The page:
First Data Release from the Radial Velocity Survey (RAVE): Clues to the Dynamical and Chemical Evolution of the Milky Way Galaxy

Fossil remains from the infant Universe are in our own Galactic backyard, in the form of Milky Way stars that were born a long time ago, possibly even in a different galaxy. Excavating that record will reveal the history of our Galaxy, including possible evidence for the cannibalism that is predicted by current theories of how galaxies come to be. Large samples of stars are need for this endeavour, and are now becoming available.

The first such large sample is being made public today, and will be announced by an international team of astronomers at an astrophysics workshop at the Aspen Center for Physics, Colorado. This data is the first to be released from the Radial Velocity Experiment (RAVE), an ambitious spectroscopic survey that aims to measure the radial velocities and stellar atmosphere parameters (temperature, metallicity, surface gravity) of up to one million stars near the Sun.

The survey has been made possible by the unique capabilities of the ‘six degree field’ (6dF) multi-object spectrograph on the 1.2-m UK Schmidt Telescope of the Anglo-Australian Observatory (AAO), sited at Siding Spring Observatory in New South Wales, Australia. This instrument is capable of obtaining spectroscopic information for as many as 150 stars at once, over a full six degree diameter, an area corresponding to more than 150 times the area covered by the full Moon – and a hundred times larger than most spectrographs can handle.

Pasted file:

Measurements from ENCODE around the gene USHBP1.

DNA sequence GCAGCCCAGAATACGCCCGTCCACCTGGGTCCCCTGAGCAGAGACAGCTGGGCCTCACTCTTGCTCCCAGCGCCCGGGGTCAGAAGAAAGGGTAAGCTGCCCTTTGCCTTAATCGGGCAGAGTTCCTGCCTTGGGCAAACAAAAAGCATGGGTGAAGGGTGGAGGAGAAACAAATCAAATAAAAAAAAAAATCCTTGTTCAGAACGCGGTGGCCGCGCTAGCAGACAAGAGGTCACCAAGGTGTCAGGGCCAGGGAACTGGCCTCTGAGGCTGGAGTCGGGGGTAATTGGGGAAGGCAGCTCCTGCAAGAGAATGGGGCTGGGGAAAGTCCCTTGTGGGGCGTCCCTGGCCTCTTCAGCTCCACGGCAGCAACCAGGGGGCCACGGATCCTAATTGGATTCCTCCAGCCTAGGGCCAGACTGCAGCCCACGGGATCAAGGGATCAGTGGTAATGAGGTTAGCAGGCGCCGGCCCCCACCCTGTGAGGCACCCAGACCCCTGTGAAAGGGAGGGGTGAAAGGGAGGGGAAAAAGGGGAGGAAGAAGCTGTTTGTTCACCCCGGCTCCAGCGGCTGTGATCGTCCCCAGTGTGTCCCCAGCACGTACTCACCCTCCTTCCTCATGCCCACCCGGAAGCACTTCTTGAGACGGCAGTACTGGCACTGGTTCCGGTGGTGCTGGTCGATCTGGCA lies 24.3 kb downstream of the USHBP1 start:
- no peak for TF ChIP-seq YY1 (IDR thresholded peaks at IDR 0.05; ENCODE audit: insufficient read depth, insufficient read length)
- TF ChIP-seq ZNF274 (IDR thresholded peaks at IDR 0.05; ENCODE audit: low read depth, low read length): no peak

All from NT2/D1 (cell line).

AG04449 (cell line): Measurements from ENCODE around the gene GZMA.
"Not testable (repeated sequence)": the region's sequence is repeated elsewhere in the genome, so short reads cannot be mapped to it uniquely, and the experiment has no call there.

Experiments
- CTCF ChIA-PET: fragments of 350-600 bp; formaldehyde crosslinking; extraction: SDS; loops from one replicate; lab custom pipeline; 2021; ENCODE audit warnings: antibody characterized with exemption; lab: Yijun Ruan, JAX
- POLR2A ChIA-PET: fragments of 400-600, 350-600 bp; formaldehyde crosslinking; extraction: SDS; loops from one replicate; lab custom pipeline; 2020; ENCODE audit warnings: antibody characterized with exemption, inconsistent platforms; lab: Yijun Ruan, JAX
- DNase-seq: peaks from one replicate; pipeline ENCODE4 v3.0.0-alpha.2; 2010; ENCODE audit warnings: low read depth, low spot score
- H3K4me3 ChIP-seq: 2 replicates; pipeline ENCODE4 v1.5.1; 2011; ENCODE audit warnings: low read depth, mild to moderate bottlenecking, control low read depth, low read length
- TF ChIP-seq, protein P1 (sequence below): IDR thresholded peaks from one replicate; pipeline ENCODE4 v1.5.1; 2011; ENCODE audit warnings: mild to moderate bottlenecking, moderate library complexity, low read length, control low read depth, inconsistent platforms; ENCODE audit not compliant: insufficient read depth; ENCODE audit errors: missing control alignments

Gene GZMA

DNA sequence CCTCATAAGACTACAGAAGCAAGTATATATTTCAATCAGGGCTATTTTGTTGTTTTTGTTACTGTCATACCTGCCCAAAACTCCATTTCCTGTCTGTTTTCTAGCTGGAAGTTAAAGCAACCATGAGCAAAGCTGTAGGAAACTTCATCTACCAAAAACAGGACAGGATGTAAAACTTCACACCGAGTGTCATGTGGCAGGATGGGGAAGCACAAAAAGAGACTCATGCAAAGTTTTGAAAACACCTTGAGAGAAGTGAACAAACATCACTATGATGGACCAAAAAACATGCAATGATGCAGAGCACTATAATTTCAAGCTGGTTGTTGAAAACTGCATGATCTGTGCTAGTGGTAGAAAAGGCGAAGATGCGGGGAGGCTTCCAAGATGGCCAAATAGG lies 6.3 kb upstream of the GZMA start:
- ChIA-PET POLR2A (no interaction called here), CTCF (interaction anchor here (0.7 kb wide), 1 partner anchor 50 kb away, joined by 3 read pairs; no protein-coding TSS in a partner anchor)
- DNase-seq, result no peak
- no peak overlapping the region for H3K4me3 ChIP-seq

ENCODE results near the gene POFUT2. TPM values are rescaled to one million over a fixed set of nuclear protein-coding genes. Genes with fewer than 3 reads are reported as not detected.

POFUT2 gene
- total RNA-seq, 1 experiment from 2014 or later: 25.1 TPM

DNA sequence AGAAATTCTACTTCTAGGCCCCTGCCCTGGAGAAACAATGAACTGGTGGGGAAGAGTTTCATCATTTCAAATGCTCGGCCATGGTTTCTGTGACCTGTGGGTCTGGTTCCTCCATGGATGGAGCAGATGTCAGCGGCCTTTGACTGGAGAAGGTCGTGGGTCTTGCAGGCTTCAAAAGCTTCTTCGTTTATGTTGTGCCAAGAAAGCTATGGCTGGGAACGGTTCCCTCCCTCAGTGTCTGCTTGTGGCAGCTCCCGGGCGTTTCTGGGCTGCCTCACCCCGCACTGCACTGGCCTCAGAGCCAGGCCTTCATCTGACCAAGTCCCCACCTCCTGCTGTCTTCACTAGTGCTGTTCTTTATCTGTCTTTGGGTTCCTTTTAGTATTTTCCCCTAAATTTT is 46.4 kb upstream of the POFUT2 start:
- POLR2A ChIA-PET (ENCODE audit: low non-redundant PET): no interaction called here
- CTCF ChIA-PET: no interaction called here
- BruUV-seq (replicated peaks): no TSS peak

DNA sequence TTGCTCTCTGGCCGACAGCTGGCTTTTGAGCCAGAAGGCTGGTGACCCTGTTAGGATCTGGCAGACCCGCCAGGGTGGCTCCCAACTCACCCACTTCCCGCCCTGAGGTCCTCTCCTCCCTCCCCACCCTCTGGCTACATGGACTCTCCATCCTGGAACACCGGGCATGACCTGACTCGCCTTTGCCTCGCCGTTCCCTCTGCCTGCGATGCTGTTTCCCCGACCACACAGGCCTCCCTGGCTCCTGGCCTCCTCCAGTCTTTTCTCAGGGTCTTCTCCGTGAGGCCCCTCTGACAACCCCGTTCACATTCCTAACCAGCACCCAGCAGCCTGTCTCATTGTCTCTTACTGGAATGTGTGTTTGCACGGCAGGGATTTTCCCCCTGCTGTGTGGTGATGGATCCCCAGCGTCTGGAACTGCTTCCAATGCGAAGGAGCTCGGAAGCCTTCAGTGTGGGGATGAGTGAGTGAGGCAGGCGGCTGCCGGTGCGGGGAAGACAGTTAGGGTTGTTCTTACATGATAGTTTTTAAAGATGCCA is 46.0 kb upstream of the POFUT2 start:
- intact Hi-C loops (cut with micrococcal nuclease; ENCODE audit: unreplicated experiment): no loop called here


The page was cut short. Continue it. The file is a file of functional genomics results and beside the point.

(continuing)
The RAVE survey measures the velocities of stars along the line of sight, something that has previously been difficult to obtain for such large samples of stars. The first data release – data from just the first year of operation – consists of the new line-of-sight motions for some 25,000 stars, and data on their brightness, color and motion across the sky.

“This data set will provide a unique resource for all astronomers working in the field of Galactic evolution, and with our public data release the astronomical community can participate in our endeavor,” says Professor Tomaz Zwitter of the Ljubljana University in Slovenia and project scientist of the RAVE survey. “This first sample by itself more than doubles the size of the previous largest survey of stars near the Sun”.

“RAVE will run for several more years, and the full RAVE survey will provide a vast resource of stellar motions and chemical abundances, allowing us to answer fundamental questions of the formation and evolution of our Galaxy”, says Professor Matthias Steinmetz, Director of the Astrophysical Institute Potsdam, and leader of the RAVE collaboration.

RAVE is a multi-national project involving scientists from Australia, Canada, France, Germany, Italy, the Netherlands, Slovenia, Switzerland, the United Kingdom and the USA. Funding for RAVE, allowing dedicated access to the telescope and instrument, is provided by the participating institutions and by the national research councils of the team members’ countries.


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Prof. Matthias Steinmetz
Currently at the Local Group Cosmology meeting, Aspen Center for Physics,
Aspen, Colorado, USA. Tel +1-(970)-925-2585
Regular address: Astrophysikalisches Institut Potsdam
An der Sternwarte 16,
14482 Potsdam
Phone: +49 331 7499 382
Fax: +49 331 7499 267